About 75 percent of domestic respondents and all foreign respondents said they include Year 2000 covenants, conditions, representations, or warranties in loan documentation for at least some loans to customers not already Year 2000 compliant, up from 40 percent (domestic respondents) and 35 percent (foreign respondents) in May 1998.2
Only 7 percent of domestic banks reported that they had evaluated fewer than 75 percent of their material business customers for Year 2000 preparedness, down from 15 percent in November and 88 percent a year ago.3 Just over half of domestic respondents and more than two-thirds of foreign respondents had evaluated 95 percent or more of these customers. Two-thirds of domestic banks, up from one-half in November, reported that fewer than 5 percent of their material customers were making unsatisfactory progress on preparedness, and very few customers have been downgraded for this reason. The foreign responses with respect to customer preparedness were similar.
A subset of the Year 2000 questions addressed the issues of demand for and supply of credit that will extend beyond year-end. Banks reported very little demand to date for new credit lines or extensions of existing credit lines that are specifically related to firms' Year 2000 contingency preparations (Year 2000 contingency lines of credit) but many expect to receive a moderate number of such requests. What demand banks have seen is in large part from other banks. About half of domestic banks were willing to extend Year 2000 contingency lines of credit to both new and existing customers, and all but a few of the remaining respondents were willing to make such lines available to existing customers. By contrast, three-fifths of foreign respondents were unwilling to extend these loans, and none were willing to extend them to new customers.
Those banks expressing reluctance or unwillingness to extend Year 2000 lines of credit listed a variety of reasons, including concerns about the impact of additional lending on capital ratios and concerns about repayment prospects related to Year 2000 effects on customers. About 40 percent of domestic banks and about 55 percent of foreign banks willing to extend Year 2000 contingency lines of credit indicated that these lines will have tighter standards than other credits. Sixty-nine percent of domestic banks willing to extend these loans reported that they would be priced no differently than other loans. Most of the remaining third of respondents expected to charge a premium of 25 basis points or less.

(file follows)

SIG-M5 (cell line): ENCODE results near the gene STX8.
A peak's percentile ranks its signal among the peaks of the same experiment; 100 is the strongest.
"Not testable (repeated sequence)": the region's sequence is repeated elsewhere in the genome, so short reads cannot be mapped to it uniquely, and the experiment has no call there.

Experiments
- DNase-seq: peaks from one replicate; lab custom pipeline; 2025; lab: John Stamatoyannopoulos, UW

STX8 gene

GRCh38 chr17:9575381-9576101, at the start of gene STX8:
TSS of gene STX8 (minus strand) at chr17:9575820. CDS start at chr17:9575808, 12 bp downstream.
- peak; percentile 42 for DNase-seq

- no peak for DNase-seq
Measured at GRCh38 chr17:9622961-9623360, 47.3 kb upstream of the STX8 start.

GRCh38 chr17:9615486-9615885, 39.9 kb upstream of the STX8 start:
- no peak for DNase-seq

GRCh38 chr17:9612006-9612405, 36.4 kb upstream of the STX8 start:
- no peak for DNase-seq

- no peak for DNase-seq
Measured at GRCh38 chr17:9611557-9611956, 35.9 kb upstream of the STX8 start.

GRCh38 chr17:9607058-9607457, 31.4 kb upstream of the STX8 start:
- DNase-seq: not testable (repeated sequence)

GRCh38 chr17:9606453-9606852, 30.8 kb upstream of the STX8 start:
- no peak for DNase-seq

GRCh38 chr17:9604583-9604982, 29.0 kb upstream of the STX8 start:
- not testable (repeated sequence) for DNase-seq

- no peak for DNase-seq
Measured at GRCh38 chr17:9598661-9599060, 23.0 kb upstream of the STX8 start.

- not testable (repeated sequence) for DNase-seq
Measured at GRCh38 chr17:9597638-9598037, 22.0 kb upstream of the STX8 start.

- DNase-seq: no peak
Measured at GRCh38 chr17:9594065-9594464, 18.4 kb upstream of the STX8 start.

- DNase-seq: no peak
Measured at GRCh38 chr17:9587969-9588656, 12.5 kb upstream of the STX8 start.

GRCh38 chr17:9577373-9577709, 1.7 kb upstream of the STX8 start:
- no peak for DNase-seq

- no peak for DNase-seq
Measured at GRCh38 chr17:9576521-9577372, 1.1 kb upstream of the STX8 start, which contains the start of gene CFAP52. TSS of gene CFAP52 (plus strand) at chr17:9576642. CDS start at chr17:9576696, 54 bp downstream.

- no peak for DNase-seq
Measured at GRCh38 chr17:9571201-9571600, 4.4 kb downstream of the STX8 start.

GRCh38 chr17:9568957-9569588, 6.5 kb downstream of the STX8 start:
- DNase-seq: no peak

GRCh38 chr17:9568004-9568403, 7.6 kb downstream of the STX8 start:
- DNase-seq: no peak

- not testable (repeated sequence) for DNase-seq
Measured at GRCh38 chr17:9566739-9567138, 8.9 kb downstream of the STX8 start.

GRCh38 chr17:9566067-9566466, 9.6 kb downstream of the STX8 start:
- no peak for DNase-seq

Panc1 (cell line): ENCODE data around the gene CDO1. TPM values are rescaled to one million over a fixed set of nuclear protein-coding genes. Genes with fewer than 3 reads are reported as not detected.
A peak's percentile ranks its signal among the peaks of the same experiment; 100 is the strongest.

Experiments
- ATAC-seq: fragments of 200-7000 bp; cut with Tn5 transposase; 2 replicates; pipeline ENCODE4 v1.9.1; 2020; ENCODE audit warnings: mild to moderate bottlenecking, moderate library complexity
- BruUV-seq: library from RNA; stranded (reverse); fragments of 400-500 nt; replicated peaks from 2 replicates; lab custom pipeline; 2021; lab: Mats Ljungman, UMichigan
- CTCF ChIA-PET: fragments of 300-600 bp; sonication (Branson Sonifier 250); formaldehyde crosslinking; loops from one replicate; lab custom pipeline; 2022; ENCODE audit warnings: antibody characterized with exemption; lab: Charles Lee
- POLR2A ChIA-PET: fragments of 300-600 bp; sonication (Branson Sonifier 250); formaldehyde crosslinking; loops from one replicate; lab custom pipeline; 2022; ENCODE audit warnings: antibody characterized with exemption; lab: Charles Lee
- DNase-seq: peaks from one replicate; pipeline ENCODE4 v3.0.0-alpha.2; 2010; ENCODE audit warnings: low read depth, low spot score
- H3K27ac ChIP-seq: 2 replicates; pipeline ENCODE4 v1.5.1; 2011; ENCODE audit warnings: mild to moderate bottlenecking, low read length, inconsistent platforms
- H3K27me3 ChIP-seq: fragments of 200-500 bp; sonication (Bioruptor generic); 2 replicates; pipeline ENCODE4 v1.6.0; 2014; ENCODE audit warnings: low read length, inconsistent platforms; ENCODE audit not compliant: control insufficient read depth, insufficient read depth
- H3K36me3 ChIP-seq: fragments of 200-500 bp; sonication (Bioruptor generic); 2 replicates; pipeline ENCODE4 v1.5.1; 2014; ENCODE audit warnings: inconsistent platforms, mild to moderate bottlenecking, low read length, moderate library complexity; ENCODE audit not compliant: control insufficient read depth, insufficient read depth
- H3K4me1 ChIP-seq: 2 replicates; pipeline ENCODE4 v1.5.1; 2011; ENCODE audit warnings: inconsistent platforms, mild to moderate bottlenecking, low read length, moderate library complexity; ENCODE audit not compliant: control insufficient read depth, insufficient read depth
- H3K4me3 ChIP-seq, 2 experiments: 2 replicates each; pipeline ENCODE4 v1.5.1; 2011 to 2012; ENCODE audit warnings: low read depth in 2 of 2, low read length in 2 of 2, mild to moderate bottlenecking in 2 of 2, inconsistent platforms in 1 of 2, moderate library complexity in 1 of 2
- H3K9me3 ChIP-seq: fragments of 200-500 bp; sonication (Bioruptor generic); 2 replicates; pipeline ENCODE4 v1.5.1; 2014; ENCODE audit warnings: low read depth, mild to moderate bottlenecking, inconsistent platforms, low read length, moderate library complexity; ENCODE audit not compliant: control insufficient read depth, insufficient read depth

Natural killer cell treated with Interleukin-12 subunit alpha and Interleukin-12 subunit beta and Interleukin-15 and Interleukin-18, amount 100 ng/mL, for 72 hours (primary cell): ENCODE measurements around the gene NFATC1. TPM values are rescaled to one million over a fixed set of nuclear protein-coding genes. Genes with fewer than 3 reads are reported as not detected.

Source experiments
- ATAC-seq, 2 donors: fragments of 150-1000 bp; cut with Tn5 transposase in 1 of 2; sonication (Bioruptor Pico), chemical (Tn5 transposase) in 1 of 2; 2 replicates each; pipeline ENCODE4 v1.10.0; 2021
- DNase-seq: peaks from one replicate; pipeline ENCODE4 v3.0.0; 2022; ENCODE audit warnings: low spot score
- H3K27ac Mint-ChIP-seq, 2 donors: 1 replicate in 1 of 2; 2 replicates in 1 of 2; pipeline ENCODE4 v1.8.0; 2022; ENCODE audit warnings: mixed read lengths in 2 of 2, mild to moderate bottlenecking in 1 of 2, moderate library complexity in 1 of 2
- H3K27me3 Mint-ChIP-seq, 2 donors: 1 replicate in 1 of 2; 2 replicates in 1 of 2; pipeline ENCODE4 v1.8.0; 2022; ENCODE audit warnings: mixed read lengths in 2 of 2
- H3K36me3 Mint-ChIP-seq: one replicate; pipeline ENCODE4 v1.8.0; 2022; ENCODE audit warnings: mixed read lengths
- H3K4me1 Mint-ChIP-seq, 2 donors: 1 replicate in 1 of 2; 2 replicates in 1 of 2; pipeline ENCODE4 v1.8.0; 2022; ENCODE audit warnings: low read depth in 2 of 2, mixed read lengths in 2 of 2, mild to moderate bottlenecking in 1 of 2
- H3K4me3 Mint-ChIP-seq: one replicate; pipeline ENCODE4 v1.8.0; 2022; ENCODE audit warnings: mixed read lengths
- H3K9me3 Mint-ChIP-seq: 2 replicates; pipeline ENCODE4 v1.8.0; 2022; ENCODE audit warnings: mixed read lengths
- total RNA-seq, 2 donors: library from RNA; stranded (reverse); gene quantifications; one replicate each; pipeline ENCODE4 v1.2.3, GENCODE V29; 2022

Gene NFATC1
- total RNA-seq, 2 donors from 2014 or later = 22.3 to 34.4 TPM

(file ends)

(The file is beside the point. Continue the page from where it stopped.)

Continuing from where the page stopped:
Few domestic respondents expect to impose tighter standards and terms for credit-line renewals that are not specifically meant to meet year-end funding needs but that would extend beyond year-end. Many foreign respondents, by contrast, expect to impose tighter loan standards and terms for such loans, including limited usage around year-end. More than half of the domestic and foreign banks thought that actual usage of existing lines of credit will be stronger than normal around year-end. Banks expected credit demand to be boosted by increased financing needs for inventory or accounts receivable and by market disruptions affecting borrowing elsewhere.
1. Figures that are net are so reported.
2. At least part of the increase may be due to more inclusive wording of the question in response to comments from respondents the last time it was used. Specifically, the May 1998 survey only asked about covenants with no mention of conditions, representations, or warranties.
3. A material business customer is one that represents a material risk as indicated, for example, by the size of the overall relationship with the customer, the customer's risk rating, the complexity of the customer's operating and information technology systems, and the degree of the customer's reliance on these systems.
Charts (17 KB PDF)
Measures of lending practices from current and previous surveys
Chart data (ASCII)
Table 1 (31 KB PDF)
Table 2 (21 KB PDF)
Full report (82 KB PDF)
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Last update: August 27, 1999, 4:00 PM